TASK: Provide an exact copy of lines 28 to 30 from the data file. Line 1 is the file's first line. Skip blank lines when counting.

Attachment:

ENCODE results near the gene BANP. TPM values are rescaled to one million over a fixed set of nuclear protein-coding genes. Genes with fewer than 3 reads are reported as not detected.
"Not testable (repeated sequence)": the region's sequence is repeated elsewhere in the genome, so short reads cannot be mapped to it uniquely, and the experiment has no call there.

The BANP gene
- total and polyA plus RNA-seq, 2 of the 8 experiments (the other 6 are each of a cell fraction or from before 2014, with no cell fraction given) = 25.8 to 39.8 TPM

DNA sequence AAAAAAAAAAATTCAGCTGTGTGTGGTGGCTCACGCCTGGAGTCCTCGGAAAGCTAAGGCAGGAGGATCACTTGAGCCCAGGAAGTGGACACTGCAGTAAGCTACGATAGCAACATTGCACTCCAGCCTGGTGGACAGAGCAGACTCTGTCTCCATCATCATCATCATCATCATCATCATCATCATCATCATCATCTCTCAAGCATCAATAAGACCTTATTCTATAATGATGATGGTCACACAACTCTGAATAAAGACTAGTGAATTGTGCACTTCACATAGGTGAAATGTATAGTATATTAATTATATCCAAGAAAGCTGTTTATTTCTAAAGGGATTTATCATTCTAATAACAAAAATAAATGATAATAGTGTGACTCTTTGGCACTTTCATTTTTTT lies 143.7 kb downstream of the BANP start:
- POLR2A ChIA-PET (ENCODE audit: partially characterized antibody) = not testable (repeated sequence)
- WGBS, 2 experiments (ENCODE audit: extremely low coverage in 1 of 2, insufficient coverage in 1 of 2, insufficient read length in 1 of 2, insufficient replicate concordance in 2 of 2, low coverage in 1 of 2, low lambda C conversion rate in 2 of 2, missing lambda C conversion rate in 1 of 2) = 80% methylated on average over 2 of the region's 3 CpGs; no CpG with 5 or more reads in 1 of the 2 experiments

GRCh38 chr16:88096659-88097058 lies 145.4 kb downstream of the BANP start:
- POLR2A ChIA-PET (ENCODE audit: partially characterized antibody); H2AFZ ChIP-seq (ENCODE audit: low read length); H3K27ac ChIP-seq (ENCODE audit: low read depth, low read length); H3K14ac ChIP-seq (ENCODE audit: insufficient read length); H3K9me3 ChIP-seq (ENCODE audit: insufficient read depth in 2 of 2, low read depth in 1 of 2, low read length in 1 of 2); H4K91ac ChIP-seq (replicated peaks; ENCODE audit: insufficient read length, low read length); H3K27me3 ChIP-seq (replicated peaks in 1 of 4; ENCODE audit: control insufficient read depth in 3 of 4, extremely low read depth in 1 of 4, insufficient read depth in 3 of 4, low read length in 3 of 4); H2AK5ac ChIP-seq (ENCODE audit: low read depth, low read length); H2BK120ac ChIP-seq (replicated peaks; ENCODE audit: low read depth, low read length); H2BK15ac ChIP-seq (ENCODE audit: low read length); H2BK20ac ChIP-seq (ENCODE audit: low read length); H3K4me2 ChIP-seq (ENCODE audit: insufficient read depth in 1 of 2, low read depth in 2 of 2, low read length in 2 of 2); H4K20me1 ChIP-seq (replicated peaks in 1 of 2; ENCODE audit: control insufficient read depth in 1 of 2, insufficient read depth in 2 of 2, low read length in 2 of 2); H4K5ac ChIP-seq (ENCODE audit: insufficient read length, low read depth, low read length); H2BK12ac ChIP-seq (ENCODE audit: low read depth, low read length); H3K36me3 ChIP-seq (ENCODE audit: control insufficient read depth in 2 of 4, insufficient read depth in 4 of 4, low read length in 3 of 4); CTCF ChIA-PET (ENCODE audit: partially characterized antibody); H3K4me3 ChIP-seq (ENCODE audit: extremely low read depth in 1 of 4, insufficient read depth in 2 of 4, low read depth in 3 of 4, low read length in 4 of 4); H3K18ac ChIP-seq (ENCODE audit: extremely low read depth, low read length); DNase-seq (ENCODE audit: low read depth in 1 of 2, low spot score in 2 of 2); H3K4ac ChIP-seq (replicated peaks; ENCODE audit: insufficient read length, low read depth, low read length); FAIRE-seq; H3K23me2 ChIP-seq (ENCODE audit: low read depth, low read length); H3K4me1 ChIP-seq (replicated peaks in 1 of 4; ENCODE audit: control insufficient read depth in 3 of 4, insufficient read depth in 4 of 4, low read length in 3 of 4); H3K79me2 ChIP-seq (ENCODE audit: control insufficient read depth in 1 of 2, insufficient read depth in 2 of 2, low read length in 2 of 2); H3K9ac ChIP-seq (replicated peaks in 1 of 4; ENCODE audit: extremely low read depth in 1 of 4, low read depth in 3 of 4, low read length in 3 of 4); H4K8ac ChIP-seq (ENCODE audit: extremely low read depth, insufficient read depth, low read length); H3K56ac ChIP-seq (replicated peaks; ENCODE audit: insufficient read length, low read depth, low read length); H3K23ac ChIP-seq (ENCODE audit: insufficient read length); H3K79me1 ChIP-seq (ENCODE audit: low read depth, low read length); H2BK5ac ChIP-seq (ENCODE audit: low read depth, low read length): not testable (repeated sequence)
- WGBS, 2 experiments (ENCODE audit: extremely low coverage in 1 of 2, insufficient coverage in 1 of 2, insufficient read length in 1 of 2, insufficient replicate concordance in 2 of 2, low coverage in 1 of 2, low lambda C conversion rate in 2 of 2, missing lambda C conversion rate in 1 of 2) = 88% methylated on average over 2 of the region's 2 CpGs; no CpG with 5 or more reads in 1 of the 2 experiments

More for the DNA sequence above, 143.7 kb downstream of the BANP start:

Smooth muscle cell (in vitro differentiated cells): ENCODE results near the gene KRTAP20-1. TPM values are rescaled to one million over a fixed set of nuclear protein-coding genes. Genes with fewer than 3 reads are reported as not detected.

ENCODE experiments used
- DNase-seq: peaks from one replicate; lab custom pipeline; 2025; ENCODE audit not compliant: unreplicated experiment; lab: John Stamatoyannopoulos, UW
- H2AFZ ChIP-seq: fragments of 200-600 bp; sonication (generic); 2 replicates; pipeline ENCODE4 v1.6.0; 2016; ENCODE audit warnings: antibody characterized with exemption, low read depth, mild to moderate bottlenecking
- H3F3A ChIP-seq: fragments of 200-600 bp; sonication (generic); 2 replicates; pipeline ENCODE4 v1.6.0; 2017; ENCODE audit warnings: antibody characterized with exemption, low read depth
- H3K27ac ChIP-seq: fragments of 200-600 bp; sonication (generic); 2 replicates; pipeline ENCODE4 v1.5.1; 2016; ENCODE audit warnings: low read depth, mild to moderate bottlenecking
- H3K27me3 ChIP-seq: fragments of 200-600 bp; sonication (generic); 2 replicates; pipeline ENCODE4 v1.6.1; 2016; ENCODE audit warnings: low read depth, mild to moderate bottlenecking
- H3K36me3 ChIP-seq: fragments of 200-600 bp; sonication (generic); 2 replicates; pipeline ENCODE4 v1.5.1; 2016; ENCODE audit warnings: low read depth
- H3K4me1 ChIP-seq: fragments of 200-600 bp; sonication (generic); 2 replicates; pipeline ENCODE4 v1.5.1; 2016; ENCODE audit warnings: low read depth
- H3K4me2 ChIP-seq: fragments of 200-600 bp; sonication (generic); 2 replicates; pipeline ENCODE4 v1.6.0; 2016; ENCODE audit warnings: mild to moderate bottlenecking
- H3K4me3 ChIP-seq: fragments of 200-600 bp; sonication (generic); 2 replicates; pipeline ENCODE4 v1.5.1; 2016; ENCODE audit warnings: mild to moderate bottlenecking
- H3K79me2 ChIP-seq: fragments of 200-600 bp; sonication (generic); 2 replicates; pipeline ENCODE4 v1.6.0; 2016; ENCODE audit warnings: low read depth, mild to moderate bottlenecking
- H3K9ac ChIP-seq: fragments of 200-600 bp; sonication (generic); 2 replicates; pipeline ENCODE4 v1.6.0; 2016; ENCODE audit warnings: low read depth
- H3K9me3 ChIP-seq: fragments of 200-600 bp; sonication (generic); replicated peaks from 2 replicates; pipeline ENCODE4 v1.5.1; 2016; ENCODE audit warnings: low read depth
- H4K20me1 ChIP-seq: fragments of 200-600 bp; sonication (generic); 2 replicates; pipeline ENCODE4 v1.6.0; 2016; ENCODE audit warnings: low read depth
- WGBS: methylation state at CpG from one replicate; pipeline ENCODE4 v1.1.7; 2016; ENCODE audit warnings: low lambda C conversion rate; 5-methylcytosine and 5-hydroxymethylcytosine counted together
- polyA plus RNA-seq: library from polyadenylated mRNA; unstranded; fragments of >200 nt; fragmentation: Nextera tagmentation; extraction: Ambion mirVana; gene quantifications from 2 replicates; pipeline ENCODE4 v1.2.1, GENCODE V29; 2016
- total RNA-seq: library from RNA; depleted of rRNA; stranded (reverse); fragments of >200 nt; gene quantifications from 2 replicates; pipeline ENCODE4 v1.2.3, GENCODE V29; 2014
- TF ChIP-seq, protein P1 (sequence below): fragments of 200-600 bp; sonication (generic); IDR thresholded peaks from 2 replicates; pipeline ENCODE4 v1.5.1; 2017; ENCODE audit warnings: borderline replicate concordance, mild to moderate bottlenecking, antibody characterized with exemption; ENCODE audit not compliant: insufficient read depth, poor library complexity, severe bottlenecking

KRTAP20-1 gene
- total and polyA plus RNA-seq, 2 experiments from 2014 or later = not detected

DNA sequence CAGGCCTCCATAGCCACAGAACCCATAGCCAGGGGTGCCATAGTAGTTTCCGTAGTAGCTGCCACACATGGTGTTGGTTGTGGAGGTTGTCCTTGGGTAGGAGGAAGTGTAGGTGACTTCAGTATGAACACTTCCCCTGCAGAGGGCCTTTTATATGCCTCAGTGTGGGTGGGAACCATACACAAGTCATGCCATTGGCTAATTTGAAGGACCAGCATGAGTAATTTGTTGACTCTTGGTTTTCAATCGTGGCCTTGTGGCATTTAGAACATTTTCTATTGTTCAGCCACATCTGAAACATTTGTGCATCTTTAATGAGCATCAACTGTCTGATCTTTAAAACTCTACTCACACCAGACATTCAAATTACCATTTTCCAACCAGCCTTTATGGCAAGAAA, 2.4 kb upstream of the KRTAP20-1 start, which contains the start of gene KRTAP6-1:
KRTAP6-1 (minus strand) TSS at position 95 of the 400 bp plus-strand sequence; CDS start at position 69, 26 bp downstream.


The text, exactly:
- polyA plus RNA-seq: library from polyadenylated mRNA; unstranded; fragments of >200 nt; fragmentation: Nextera tagmentation; extraction: Ambion mirVana; gene quantifications from 2 replicates; pipeline ENCODE4 v1.2.1, GENCODE V29; 2016
- total RNA-seq: library from RNA; depleted of rRNA; stranded (reverse); fragments of >200 nt; gene quantifications from 2 replicates; pipeline ENCODE4 v1.2.3, GENCODE V29; 2014
- TF ChIP-seq, protein P1 (sequence below): fragments of 200-600 bp; sonication (generic); IDR thresholded peaks from 2 replicates; pipeline ENCODE4 v1.5.1; 2017; ENCODE audit warnings: borderline replicate concordance, mild to moderate bottlenecking, antibody characterized with exemption; ENCODE audit not compliant: insufficient read depth, poor library complexity, severe bottlenecking